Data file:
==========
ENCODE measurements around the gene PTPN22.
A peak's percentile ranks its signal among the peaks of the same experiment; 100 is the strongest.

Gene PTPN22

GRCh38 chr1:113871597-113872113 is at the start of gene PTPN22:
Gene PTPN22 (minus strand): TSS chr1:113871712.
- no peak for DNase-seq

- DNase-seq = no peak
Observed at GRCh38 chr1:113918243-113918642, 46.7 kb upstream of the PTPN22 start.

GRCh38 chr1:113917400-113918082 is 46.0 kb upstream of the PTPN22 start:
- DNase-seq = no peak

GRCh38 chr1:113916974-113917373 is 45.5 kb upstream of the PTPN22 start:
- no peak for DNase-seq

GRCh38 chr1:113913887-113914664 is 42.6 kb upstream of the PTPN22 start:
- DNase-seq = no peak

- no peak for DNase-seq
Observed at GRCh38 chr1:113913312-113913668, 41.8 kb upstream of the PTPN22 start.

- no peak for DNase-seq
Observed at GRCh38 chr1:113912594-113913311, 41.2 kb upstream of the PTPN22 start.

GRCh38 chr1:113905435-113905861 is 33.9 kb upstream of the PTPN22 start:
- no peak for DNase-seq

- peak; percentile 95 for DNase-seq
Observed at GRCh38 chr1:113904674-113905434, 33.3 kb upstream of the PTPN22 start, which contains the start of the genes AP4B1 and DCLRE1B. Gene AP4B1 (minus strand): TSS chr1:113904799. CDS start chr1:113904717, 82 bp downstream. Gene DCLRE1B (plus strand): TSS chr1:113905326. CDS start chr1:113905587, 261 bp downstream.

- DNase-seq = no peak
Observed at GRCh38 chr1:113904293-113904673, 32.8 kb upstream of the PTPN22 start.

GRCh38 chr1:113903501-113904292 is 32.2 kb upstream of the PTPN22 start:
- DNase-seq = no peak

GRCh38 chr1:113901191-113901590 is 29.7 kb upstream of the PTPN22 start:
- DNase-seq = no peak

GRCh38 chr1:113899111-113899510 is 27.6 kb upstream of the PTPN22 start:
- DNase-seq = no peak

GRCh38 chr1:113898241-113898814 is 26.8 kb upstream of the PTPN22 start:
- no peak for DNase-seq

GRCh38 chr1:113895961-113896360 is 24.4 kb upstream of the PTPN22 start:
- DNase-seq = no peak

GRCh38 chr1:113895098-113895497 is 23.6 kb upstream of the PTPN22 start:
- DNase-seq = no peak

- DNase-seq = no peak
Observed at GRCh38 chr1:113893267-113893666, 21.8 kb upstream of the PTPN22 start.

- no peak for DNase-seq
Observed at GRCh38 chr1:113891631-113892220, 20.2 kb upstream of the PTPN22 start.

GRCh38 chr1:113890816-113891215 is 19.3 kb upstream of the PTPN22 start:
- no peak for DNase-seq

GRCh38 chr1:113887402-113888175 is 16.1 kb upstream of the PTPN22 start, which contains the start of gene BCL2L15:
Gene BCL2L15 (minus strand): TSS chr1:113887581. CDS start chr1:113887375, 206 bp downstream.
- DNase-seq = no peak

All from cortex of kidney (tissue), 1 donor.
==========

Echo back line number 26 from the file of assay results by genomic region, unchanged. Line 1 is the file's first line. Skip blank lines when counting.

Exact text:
- DNase-seq = no peak